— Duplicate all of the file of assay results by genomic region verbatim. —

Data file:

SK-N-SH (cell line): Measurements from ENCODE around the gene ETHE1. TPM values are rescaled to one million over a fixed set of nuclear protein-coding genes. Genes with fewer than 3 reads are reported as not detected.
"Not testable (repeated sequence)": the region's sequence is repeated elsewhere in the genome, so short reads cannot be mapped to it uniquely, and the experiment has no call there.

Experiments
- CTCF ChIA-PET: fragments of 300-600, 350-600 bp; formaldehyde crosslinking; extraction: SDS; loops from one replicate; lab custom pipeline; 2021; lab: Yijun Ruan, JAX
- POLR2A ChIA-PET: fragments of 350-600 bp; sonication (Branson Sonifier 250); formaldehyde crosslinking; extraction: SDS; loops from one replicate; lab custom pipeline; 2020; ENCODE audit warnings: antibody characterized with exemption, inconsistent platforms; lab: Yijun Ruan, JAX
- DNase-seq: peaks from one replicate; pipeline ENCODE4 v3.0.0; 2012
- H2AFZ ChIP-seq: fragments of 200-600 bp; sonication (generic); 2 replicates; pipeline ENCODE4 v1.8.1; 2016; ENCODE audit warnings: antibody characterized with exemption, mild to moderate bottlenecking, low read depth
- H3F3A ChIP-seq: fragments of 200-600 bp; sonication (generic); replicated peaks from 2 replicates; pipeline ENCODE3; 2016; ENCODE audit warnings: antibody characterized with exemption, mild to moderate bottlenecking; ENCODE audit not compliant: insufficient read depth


SK-N-SH (cell line): Measurements from ENCODE around the gene ETHE1. TPM values are rescaled to one million over a fixed set of nuclear protein-coding genes. Genes with fewer than 3 reads are reported as not detected.
"Not testable (repeated sequence)": the region's sequence is repeated elsewhere in the genome, so short reads cannot be mapped to it uniquely, and the experiment has no call there.

Experiments
- CTCF ChIA-PET: fragments of 300-600, 350-600 bp; formaldehyde crosslinking; extraction: SDS; loops from one replicate; lab custom pipeline; 2021; lab: Yijun Ruan, JAX
- POLR2A ChIA-PET: fragments of 350-600 bp; sonication (Branson Sonifier 250); formaldehyde crosslinking; extraction: SDS; loops from one replicate; lab custom pipeline; 2020; ENCODE audit warnings: antibody characterized with exemption, inconsistent platforms; lab: Yijun Ruan, JAX
- DNase-seq: peaks from one replicate; pipeline ENCODE4 v3.0.0; 2012
- H2AFZ ChIP-seq: fragments of 200-600 bp; sonication (generic); 2 replicates; pipeline ENCODE4 v1.8.1; 2016; ENCODE audit warnings: antibody characterized with exemption, mild to moderate bottlenecking, low read depth
- H3F3A ChIP-seq: fragments of 200-600 bp; sonication (generic); replicated peaks from 2 replicates; pipeline ENCODE3; 2016; ENCODE audit warnings: antibody characterized with exemption, mild to moderate bottlenecking; ENCODE audit not compliant: insufficient read depth